For more than 20 years the Presbyterian Church in America had wanted to plant a church in the Detroit area, the largest U.S. metro area without a PCA church. Brian Sleeth, a successful church planter in Maryland, took up the challenge after much prayer and counsel. In 2005 he headed to Michigan with his wife and three children (a fourth would be born there).
The Sleeths decided the best recipe for success was to plant the church in a still-growing northwest suburb that was strategically located near highways. It had a brand new high school and plans for more schools and housing developments. Not long after they bought their house in one of the new developments, the "housing market took a tumble." The planned developments stalled.
Sleeth knew the Detroit area (see "Centers of the battle") would be tough even in the best economic times. "I didn't know how tough . . . I knew the Big Three automakers were in trouble, but I thought, what an opportunity to reach people for Christ." Instead, Sleeth found people to be "spiritually comatose," and Christians were struggling just to "survive spiritually, let alone being spiritually healthy enough to go on this great adventure of starting a new church."
The church started with about 20 people. It gained some and lost some as the downturn accelerated. Even though the work eventually grew to 50 people, by October, 2008, the financial crisis and looming bankruptcies of Chrysler and GM overshadowed progress. When the stock market plunged, church giving declined and pledges from outside the congregation dried up.
Like many of their congregants, the Sleeths were stretched financially. Their house, bought before the housing bubble burst, had declined in value by $90,000. With the church plant floundering, they were unable to keep up payments. Sleeth wore himself out with constant fundraising, networking, and ministry. Looking back, he said, "There was a point where my wife thought I would probably work myself to death. The amount of energy that was required was like running 70 miles an hour every day from the moment I got up to the moment I went to bed. . . . It was overwhelming. There was no way to keep it all afloat, to keep juggling all the balls and spinning all the plates."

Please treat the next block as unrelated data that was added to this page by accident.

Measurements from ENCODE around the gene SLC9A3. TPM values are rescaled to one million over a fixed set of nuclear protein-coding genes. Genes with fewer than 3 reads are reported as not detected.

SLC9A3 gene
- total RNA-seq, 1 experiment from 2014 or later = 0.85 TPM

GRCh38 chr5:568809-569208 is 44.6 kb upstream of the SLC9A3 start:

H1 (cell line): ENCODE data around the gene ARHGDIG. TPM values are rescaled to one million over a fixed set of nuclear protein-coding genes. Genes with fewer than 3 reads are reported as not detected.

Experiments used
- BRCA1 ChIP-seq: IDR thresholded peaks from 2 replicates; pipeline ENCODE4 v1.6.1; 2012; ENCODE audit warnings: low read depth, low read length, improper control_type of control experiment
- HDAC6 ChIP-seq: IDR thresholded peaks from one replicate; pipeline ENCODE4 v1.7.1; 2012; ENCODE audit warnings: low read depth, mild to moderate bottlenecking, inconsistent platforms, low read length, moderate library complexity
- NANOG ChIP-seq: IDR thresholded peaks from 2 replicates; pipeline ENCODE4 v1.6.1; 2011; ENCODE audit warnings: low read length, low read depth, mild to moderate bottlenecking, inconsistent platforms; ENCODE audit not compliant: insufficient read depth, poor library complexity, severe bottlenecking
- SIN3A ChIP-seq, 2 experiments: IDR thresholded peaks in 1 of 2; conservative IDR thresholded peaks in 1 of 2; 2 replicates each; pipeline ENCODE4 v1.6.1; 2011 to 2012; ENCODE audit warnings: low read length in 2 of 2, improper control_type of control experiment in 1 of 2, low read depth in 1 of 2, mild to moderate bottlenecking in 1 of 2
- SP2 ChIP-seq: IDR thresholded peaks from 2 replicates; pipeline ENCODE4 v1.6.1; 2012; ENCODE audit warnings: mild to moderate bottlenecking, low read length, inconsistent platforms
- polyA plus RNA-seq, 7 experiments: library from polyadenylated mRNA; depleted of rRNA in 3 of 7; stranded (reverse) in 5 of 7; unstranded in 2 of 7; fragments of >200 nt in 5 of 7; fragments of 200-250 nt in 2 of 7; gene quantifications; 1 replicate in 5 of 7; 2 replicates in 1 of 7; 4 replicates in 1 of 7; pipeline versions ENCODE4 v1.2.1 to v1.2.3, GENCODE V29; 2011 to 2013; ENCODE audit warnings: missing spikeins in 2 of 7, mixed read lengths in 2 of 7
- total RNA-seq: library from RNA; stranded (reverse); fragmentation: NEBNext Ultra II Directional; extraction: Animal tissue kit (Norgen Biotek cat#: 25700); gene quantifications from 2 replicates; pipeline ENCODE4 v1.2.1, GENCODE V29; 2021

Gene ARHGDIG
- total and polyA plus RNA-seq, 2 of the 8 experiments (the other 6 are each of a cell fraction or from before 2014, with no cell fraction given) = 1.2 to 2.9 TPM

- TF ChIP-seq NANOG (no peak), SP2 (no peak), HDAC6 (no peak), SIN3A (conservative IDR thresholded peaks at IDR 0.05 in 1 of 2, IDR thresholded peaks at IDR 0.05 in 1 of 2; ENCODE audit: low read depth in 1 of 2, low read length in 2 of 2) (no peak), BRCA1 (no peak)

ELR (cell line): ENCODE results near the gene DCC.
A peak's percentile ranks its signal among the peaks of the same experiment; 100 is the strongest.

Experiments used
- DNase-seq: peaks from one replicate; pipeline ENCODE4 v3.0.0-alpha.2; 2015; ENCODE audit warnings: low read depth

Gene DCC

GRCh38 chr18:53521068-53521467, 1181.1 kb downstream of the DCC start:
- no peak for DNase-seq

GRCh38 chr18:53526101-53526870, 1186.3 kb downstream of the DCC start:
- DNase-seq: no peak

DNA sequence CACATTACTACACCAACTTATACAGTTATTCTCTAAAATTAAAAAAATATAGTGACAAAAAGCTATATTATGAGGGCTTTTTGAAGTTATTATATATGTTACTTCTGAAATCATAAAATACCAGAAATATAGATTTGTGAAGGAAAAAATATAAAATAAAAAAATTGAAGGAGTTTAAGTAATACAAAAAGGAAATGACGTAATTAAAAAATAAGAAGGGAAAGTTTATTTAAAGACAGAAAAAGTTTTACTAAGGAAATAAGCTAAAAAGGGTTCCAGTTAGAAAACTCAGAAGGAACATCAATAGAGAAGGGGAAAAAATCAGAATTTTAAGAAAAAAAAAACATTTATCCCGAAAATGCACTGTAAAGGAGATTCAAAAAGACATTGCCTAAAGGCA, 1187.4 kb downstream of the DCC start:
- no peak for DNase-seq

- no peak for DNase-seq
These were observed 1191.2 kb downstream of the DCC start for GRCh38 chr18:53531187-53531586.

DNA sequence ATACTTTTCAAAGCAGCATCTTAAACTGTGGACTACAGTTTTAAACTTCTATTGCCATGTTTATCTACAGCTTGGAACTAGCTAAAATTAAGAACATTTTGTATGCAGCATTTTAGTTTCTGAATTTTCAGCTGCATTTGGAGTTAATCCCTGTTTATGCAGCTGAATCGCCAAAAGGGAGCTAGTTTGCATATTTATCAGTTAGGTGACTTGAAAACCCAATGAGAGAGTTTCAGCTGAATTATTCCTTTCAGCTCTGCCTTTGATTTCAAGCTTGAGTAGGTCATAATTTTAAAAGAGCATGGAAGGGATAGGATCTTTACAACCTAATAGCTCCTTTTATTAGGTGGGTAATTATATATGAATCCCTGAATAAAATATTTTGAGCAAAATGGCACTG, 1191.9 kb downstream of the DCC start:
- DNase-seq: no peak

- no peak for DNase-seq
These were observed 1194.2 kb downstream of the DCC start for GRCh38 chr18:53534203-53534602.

The stress affected his health and family. "Our family situation was an absolute wreck . . . I can't sacrifice the relationship with my children and marriage to keep pushing." At the end of 2008, Sleeth and the denomination agreed to end their attempt.
The Sleeths struggled with their house. A buyer was willing to buy it for its lower appraised value, but in a weird turn of events that Sleeth can't explain, the bank bought the house back for $7,000 more than the Sleeths owed on it. They didn't have to make up any money: "It is still a foreclosure. Our credit still sunk like a ship, but we have no deficiency. That's clearly to me of the Lord."
After the church plant closed, the Sleeths moved to southern Louisiana, to be closer to family. They moved in with a sister and her family, 11 people sharing a 2,800-square-foot house. Sleeth has now accepted a call to pastor Covenant Presbyterian Church in the economically distressed Mississippi Delta.
Sleeth won't use the word failure to describe his Michigan travail. "Lives were changed. Fifteen came to repentance." He's learned "to live and keep living absolutely by grace." He's learned also the importance of practical help: "You lose your job, you lose your home. A lot of people step up, but some say, 'Be warmed, be filled.'. . . Not on my watch will it happen that we don't help people in practical ways."
"Failure teaches us a lot," Sleeth says. Paraphrasing Thomas Edison, he adds, "I didn't fail, I just figured out a thousand ways not to make the light bulb."